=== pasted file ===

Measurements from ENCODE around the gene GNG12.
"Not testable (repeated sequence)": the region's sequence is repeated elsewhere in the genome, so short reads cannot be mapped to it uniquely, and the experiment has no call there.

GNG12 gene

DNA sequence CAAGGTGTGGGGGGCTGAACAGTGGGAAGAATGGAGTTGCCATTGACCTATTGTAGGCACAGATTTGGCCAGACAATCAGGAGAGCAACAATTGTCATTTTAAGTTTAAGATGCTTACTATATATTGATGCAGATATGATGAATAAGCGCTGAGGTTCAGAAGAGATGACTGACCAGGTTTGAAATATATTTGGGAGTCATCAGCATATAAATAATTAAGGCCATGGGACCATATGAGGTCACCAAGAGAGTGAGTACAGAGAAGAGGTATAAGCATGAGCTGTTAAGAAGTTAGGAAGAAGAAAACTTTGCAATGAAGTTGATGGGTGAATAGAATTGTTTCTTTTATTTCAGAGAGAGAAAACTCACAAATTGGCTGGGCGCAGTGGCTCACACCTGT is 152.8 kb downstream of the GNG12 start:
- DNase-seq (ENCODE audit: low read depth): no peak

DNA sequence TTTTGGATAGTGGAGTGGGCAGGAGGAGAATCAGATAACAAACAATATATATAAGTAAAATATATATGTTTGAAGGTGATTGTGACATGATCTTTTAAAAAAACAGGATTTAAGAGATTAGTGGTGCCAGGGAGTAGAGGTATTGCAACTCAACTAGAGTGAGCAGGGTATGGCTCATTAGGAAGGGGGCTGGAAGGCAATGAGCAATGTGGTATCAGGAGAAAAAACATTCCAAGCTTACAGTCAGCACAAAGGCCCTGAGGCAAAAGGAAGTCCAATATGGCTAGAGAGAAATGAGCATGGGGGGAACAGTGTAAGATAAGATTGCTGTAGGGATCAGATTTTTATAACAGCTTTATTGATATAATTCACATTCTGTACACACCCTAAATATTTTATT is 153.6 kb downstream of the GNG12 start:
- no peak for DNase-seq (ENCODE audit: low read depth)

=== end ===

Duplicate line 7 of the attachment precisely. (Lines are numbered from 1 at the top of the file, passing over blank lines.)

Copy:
- no peak for DNase-seq (ENCODE audit: low read depth)